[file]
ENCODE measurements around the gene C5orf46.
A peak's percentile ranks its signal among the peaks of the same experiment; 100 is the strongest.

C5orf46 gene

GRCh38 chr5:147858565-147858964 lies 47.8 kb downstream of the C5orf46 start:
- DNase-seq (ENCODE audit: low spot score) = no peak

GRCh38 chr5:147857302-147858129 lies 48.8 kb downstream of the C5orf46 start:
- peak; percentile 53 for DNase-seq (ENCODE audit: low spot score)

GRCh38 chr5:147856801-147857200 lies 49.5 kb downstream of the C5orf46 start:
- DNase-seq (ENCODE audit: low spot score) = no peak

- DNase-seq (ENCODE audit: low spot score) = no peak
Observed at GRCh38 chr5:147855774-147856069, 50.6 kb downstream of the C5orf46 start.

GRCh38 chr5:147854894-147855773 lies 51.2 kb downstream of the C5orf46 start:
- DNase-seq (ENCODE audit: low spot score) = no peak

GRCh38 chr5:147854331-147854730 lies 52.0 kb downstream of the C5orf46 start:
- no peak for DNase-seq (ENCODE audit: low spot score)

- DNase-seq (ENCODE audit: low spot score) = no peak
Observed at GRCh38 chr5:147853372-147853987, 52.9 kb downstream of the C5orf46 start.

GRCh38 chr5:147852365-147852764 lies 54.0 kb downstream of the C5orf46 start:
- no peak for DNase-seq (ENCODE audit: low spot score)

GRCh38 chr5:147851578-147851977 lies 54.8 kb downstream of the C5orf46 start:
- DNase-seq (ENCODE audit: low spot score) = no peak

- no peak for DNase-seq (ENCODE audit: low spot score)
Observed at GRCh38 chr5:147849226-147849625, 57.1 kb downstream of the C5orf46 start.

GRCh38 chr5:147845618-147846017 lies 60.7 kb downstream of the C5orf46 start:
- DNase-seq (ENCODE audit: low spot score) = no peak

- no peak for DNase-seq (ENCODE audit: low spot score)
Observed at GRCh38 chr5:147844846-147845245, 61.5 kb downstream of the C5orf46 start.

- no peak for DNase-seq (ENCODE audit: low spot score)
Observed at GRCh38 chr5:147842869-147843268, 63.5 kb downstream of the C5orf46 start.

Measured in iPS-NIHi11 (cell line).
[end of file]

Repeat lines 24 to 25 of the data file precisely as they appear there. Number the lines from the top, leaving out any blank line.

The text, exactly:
GRCh38 chr5:147845618-147846017 lies 60.7 kb downstream of the C5orf46 start:
- DNase-seq (ENCODE audit: low spot score) = no peak